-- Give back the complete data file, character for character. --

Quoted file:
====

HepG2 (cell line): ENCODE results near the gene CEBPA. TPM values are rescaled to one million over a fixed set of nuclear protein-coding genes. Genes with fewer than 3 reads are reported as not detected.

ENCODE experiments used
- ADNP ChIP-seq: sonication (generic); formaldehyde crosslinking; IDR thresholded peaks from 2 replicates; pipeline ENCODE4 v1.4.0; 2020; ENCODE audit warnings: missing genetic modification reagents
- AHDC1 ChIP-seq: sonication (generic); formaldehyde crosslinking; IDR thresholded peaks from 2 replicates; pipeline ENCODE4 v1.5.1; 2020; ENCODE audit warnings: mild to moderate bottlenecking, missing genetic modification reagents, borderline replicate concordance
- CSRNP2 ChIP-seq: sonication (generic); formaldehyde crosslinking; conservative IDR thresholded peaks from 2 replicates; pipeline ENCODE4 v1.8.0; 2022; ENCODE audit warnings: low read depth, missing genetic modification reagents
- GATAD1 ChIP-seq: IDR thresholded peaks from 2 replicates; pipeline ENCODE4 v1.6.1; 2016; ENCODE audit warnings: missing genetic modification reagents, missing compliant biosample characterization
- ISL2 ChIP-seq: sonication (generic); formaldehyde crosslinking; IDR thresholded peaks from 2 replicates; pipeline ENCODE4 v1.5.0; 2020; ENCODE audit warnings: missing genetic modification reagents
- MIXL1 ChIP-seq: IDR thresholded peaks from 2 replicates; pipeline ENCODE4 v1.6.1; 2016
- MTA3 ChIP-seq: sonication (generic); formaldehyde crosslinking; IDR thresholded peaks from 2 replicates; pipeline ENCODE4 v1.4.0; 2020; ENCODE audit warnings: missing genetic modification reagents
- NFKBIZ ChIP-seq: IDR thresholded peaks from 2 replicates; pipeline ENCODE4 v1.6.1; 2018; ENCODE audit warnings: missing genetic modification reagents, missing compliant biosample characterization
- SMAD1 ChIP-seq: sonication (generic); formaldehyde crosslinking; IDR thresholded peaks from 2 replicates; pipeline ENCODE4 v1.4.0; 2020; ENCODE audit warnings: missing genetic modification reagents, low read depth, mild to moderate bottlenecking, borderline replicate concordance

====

HepG2 (cell line): ENCODE results near the gene CEBPA. TPM values are rescaled to one million over a fixed set of nuclear protein-coding genes. Genes with fewer than 3 reads are reported as not detected.

ENCODE experiments used
- ADNP ChIP-seq: sonication (generic); formaldehyde crosslinking; IDR thresholded peaks from 2 replicates; pipeline ENCODE4 v1.4.0; 2020; ENCODE audit warnings: missing genetic modification reagents
- AHDC1 ChIP-seq: sonication (generic); formaldehyde crosslinking; IDR thresholded peaks from 2 replicates; pipeline ENCODE4 v1.5.1; 2020; ENCODE audit warnings: mild to moderate bottlenecking, missing genetic modification reagents, borderline replicate concordance
- CSRNP2 ChIP-seq: sonication (generic); formaldehyde crosslinking; conservative IDR thresholded peaks from 2 replicates; pipeline ENCODE4 v1.8.0; 2022; ENCODE audit warnings: low read depth, missing genetic modification reagents
- GATAD1 ChIP-seq: IDR thresholded peaks from 2 replicates; pipeline ENCODE4 v1.6.1; 2016; ENCODE audit warnings: missing genetic modification reagents, missing compliant biosample characterization
- ISL2 ChIP-seq: sonication (generic); formaldehyde crosslinking; IDR thresholded peaks from 2 replicates; pipeline ENCODE4 v1.5.0; 2020; ENCODE audit warnings: missing genetic modification reagents
- MIXL1 ChIP-seq: IDR thresholded peaks from 2 replicates; pipeline ENCODE4 v1.6.1; 2016
- MTA3 ChIP-seq: sonication (generic); formaldehyde crosslinking; IDR thresholded peaks from 2 replicates; pipeline ENCODE4 v1.4.0; 2020; ENCODE audit warnings: missing genetic modification reagents
- NFKBIZ ChIP-seq: IDR thresholded peaks from 2 replicates; pipeline ENCODE4 v1.6.1; 2018; ENCODE audit warnings: missing genetic modification reagents, missing compliant biosample characterization
- SMAD1 ChIP-seq: sonication (generic); formaldehyde crosslinking; IDR thresholded peaks from 2 replicates; pipeline ENCODE4 v1.4.0; 2020; ENCODE audit warnings: missing genetic modification reagents, low read depth, mild to moderate bottlenecking, borderline replicate concordance